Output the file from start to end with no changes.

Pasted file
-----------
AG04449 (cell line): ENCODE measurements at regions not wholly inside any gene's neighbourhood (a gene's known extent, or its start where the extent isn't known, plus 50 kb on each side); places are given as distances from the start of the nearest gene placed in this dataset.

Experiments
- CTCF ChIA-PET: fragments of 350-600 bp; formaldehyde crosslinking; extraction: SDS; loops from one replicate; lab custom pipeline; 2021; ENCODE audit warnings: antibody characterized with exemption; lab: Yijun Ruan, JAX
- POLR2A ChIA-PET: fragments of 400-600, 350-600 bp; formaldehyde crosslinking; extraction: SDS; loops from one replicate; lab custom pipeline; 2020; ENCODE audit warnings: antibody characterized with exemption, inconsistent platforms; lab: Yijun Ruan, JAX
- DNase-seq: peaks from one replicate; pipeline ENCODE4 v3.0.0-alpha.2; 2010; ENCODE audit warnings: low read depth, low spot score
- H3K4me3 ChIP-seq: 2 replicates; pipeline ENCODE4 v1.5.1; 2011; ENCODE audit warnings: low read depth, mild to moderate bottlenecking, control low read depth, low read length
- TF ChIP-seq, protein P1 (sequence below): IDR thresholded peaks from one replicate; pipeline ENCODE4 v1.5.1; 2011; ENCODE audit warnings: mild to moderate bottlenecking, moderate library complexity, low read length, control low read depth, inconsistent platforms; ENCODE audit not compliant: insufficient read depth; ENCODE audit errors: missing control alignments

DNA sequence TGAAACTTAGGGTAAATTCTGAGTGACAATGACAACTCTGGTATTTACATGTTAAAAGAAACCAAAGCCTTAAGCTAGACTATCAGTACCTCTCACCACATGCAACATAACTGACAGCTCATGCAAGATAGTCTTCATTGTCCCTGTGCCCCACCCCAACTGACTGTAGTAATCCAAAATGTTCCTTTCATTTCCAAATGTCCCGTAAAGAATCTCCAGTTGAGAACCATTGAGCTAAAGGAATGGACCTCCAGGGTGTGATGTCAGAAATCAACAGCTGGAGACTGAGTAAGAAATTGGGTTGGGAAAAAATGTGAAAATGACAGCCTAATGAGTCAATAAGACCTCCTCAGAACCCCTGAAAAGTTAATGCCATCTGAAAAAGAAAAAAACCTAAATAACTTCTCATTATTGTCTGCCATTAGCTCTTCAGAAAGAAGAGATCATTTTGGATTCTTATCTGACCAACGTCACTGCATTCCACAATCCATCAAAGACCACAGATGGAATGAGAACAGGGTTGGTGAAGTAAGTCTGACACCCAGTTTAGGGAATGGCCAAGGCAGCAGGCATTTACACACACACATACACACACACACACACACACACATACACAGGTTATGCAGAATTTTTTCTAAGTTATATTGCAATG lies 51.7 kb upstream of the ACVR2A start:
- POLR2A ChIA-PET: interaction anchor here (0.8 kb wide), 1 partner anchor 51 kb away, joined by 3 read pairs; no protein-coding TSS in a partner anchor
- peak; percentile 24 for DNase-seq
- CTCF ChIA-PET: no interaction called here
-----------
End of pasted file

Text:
AG04449 (cell line): ENCODE measurements at regions not wholly inside any gene's neighbourhood (a gene's known extent, or its start where the extent isn't known, plus 50 kb on each side); places are given as distances from the start of the nearest gene placed in this dataset.

Experiments
- CTCF ChIA-PET: fragments of 350-600 bp; formaldehyde crosslinking; extraction: SDS; loops from one replicate; lab custom pipeline; 2021; ENCODE audit warnings: antibody characterized with exemption; lab: Yijun Ruan, JAX
- POLR2A ChIA-PET: fragments of 400-600, 350-600 bp; formaldehyde crosslinking; extraction: SDS; loops from one replicate; lab custom pipeline; 2020; ENCODE audit warnings: antibody characterized with exemption, inconsistent platforms; lab: Yijun Ruan, JAX
- DNase-seq: peaks from one replicate; pipeline ENCODE4 v3.0.0-alpha.2; 2010; ENCODE audit warnings: low read depth, low spot score
- H3K4me3 ChIP-seq: 2 replicates; pipeline ENCODE4 v1.5.1; 2011; ENCODE audit warnings: low read depth, mild to moderate bottlenecking, control low read depth, low read length
- TF ChIP-seq, protein P1 (sequence below): IDR thresholded peaks from one replicate; pipeline ENCODE4 v1.5.1; 2011; ENCODE audit warnings: mild to moderate bottlenecking, moderate library complexity, low read length, control low read depth, inconsistent platforms; ENCODE audit not compliant: insufficient read depth; ENCODE audit errors: missing control alignments

DNA sequence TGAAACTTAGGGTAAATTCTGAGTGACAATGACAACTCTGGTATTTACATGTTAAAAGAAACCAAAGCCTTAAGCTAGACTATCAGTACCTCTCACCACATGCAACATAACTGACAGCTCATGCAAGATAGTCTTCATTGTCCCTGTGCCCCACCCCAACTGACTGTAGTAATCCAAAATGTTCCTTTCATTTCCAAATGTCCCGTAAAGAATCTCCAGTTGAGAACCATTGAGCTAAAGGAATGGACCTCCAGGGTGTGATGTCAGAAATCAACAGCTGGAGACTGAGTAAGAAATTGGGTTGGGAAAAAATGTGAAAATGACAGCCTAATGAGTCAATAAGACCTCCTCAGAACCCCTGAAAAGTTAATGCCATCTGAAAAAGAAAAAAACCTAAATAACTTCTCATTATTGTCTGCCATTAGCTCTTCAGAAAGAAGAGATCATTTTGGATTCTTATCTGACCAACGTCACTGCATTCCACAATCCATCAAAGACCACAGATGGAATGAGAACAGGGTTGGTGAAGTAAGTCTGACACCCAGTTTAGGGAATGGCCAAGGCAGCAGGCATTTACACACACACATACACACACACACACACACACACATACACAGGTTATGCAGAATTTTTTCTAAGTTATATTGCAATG lies 51.7 kb upstream of the ACVR2A start:
- POLR2A ChIA-PET: interaction anchor here (0.8 kb wide), 1 partner anchor 51 kb away, joined by 3 read pairs; no protein-coding TSS in a partner anchor
- peak; percentile 24 for DNase-seq
- CTCF ChIA-PET: no interaction called here